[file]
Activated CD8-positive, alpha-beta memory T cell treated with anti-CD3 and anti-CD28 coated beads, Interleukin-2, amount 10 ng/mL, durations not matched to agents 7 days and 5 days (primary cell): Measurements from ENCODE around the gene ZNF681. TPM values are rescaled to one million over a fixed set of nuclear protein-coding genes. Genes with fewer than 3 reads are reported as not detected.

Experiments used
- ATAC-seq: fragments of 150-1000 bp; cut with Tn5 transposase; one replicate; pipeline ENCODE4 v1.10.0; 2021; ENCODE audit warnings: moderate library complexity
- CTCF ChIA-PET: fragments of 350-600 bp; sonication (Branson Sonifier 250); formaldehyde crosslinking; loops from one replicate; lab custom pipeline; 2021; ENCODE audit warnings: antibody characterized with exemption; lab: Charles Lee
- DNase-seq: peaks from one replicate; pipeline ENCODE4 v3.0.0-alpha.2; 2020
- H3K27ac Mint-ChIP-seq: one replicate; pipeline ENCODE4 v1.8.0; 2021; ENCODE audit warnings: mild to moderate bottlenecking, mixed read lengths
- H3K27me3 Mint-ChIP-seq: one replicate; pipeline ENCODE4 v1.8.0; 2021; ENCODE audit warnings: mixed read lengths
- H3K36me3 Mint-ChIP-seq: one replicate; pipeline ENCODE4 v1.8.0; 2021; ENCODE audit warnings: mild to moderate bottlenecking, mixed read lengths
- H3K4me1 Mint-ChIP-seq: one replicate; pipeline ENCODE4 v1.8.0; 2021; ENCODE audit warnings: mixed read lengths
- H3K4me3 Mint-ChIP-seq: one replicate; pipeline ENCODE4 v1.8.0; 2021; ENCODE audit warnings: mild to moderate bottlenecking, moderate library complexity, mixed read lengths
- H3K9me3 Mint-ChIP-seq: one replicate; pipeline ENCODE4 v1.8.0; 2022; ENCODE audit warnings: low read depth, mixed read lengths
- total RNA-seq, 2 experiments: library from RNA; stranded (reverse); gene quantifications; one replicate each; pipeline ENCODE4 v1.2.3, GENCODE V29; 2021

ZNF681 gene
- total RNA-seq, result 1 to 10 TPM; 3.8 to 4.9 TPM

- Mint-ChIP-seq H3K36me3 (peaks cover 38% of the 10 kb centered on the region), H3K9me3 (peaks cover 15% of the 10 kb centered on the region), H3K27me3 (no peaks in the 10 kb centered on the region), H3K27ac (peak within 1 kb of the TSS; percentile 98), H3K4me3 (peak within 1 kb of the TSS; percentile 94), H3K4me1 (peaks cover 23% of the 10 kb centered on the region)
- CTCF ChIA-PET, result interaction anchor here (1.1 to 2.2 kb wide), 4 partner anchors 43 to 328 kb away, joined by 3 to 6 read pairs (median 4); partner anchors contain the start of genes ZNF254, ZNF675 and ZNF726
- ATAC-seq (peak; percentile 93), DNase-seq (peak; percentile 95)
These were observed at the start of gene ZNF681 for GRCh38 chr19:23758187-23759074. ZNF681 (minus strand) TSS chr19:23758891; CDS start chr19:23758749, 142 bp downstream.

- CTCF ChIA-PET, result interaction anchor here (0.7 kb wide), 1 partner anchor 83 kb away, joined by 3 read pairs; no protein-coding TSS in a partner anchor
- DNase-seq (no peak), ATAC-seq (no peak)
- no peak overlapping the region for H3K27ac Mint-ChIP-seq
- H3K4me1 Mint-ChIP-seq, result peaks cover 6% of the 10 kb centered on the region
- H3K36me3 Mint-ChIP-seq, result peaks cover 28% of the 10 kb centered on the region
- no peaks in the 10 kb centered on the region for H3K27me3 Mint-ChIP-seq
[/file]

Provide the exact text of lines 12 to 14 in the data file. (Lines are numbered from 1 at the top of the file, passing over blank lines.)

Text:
- total RNA-seq, 2 experiments: library from RNA; stranded (reverse); gene quantifications; one replicate each; pipeline ENCODE4 v1.2.3, GENCODE V29; 2021

ZNF681 gene
- total RNA-seq, result 1 to 10 TPM; 3.8 to 4.9 TPM